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FEATURES Oct 31 2012 9:49AM

Dos & Don’ts For Coloring Hair

by Lauren Branche
For as long as I can remember, I’ve been a “blonde,” and I put it in quotes because it’s more of this honey caramel hue that’s impossible to briefly describe otherwise. No one believes me when I say it’s box color and that I do it at home … but to understand why I trust my unprofessional hands to the task, take a look through my color history.
I started coloring my hair, without Mom’s approval (I mean, if I can’t have straight, silky, permed hair … I’m doing SOMETHING) with Sun-In during my early teens. I figured if the sun naturally makes my “baby hairs” and the top layer of my hair golden, Sun-In should only accelerate that.  WRONG … DEAD wrong. To fix the orange glow I was now sporting, I used Jolene in small strategic rows to give me highlights. It worked! Wow, it worked?!
My mother wasn’t too pleased and this allowed me my first visit, after a year of begging, to the local top salon for highlights. It was a grand salon with stylish cutters, colorists, all dressed impeccably in black, yacking it up with their clients. I brought with me a picture of, who else, J.Lo for her coveted highlights and walked out with a really cute light brown/blonde mixture. 
After four years of highlights, my hair was more blonde than ever and the highlights seemed to disappear. Now a student in college with bills and rolling credit cards, I decided to save the $300 every 6 weeks and dye it myself. I trusted Garnier Fructis after my stint as a Maybelline 5 girl solidified me as a fan. My colors: Light Golden Blonde and Natural Golden Blonde. I haven’t turned back since …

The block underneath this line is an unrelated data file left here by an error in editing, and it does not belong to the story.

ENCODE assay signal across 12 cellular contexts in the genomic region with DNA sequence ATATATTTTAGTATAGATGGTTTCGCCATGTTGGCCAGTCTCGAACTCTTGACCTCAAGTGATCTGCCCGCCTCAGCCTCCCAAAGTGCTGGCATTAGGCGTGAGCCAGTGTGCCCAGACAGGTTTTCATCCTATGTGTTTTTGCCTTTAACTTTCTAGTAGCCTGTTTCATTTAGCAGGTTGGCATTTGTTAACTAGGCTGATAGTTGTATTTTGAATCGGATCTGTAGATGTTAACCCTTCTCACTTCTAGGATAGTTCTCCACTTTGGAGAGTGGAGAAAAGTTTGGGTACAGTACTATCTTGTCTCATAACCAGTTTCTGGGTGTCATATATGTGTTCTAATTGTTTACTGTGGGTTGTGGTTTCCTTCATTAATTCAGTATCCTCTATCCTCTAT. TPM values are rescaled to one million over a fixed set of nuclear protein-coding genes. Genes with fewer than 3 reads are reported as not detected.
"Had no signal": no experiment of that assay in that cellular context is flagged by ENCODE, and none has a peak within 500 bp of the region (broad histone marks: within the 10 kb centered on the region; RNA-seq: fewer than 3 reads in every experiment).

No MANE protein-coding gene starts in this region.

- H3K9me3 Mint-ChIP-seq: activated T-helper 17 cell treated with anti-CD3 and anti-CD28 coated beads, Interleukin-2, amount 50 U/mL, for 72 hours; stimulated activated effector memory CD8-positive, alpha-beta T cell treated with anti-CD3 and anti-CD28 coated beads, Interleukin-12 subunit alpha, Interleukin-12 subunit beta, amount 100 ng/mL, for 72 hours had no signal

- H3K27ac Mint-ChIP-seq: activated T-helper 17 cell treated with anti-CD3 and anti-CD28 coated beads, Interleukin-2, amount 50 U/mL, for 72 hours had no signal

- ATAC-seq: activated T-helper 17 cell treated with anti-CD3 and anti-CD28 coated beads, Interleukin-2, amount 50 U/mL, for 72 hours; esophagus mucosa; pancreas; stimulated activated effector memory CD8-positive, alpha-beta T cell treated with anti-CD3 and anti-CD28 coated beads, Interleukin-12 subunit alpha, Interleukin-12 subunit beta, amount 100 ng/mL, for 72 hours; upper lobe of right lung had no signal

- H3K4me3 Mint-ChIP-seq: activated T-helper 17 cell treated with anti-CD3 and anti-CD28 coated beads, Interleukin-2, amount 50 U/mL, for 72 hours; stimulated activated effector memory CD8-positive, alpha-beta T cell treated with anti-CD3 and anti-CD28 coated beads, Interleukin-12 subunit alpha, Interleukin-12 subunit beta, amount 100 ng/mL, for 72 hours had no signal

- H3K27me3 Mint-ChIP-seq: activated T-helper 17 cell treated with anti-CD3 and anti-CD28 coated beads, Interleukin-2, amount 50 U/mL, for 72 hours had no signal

Now for those who are brave enough, and whose hair is currently in a HEALTHY state, that is minimal split ends, smooth cuticles, minimal breakage, natural shine, you can consider following my tips below.
  1. Always color when your hair is straight and not freshly washed. Why? You can get all the “nooks and crannies” and your color will be uniform and even. Freshly washed scalp can sometimes have small lacerations/abrasions from rough scrubbing that can irritate/burn.
  2. Take your time and invest in a mirror that will allow you to see all sides of your head.  Use the end of a rattail comb to section off ½” rows in your hair and apply color at the root (for touchups) and from root to end (for first timers). I like to start at the edges all around and then work from the nape to my crown. 
  3. If you are touching up, after you’ve completed applying color to each row, apply color all over the shaft and the ends. This will add a nice gloss.
  4. Don’t leave color on too long. Most brands now have found a way to have the coloring agents deactivate after a said amount of time, but I never listen to that …
  5. REPAIR & MOISTURIZE—can’t say this enough. Coloring is a permanent chemical alteration to your hair … AKA DAMAGE. Damage leads to breakage, split ends, dullness, among others. I use a deep-conditioner immediately, such as Carol’s Daughter Monoi Repairing Hair Mask, and I try to avoid heat for at least a few days.
  6. Alternate your color. I like to alternate every four to six weeks with a natural shade of blonde and a warm shade to avoid looking too brassy or dull. This, over time, has given me a beautiful “blonde” with depth!
Whenever you shampoo and style your colored hair, always use our Tui (Color Care) Collection to stop color fading, damage, dryness and curl pattern loss.
Happy Coloring!


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